In Latvia which was then a part of the Russian Empire, a frenetic period of activity took place for a decade or so after 1899. As a result, the capital Riga has become a World Heritage Centre for the extent of its architecture reflecting this time and style. There is a beautiful museum describing the buildings and key architects, one of whom stands out for me: Konstantins Peksens.

How does any of this relate to Sir John Wolfe Barry, civil engineer?

Probably not very much as he was from an earlier generation and clearly wasn’t an architect like his father and two of his brothers. However, he was in touch with communities: his greatest civil engineering achievement Tower Bridge has resonated with the people of London, in deed the world, for almost 125 years since it was completed.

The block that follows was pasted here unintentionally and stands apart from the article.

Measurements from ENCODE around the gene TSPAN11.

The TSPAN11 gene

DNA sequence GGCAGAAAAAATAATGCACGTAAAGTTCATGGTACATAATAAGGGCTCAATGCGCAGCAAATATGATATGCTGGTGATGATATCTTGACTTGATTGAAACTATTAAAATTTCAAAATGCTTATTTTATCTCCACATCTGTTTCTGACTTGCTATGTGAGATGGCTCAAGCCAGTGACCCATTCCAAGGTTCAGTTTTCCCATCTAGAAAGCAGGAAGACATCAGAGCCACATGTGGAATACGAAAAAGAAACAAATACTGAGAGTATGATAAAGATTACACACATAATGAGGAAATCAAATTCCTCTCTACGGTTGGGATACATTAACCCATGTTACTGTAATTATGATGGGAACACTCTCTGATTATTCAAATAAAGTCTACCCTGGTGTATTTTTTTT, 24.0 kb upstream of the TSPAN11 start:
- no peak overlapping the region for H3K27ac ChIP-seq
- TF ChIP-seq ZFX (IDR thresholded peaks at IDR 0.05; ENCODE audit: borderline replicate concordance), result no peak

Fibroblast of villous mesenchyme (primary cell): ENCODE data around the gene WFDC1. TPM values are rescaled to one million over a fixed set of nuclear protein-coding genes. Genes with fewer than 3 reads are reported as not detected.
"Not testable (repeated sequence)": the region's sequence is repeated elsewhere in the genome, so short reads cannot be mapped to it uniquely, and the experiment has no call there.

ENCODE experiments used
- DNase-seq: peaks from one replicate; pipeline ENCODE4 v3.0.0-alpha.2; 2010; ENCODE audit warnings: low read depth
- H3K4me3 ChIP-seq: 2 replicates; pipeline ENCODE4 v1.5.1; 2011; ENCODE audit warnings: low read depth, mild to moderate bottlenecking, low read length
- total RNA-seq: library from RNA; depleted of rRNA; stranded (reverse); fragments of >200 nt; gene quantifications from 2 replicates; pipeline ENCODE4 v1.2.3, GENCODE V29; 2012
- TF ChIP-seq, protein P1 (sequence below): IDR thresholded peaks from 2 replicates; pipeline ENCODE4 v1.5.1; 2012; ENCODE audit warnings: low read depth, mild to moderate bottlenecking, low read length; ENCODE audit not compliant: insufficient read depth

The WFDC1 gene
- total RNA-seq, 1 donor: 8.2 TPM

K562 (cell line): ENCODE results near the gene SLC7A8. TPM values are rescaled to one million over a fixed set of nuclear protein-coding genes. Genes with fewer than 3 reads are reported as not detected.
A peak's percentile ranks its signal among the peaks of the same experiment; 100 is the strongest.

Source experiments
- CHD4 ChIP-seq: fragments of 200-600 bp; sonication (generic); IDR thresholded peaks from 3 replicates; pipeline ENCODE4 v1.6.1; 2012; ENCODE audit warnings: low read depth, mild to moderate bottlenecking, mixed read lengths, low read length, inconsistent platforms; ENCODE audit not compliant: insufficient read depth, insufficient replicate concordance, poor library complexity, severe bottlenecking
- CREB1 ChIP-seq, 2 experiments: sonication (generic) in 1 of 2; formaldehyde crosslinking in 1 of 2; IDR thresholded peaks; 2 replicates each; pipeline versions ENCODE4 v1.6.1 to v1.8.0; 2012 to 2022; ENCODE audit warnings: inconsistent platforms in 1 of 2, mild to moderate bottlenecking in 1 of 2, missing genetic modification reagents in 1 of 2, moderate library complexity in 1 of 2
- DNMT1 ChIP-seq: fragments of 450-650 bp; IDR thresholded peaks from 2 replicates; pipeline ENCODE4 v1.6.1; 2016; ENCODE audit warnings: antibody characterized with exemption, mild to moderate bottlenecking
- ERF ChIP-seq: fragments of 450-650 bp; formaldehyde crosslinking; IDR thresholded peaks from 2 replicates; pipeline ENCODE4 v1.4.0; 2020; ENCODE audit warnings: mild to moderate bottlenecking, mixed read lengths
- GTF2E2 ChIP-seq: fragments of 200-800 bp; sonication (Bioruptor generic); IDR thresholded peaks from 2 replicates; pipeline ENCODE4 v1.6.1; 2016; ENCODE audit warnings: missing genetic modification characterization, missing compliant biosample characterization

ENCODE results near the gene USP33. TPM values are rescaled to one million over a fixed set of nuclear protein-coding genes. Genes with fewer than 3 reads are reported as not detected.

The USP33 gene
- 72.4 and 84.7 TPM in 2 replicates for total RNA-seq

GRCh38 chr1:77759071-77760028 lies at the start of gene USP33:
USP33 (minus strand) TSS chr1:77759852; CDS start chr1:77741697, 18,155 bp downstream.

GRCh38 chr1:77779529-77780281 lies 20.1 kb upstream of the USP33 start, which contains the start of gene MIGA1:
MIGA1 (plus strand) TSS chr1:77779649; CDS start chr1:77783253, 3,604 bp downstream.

Augustus Pugin’s gothic talent

I’m reading a detailed biography of Augustus Pugin by Rosemary Hill.

For those who don’t recognise the name, Pugin was the architect who co-designed and furnished much of the elegant gothic interior of the Palace of Westminster in the 19th Century. He also contributed to the design of many of the unique exterior features including Big Ben. There was much controversy at the time about whether he or Sir Charles Barry was chiefly responsible for the gothic revival look of the new Houses of Parliament. Certainly Sir Charles was the man in charge of the build and the layout was very much based on his classic design principles.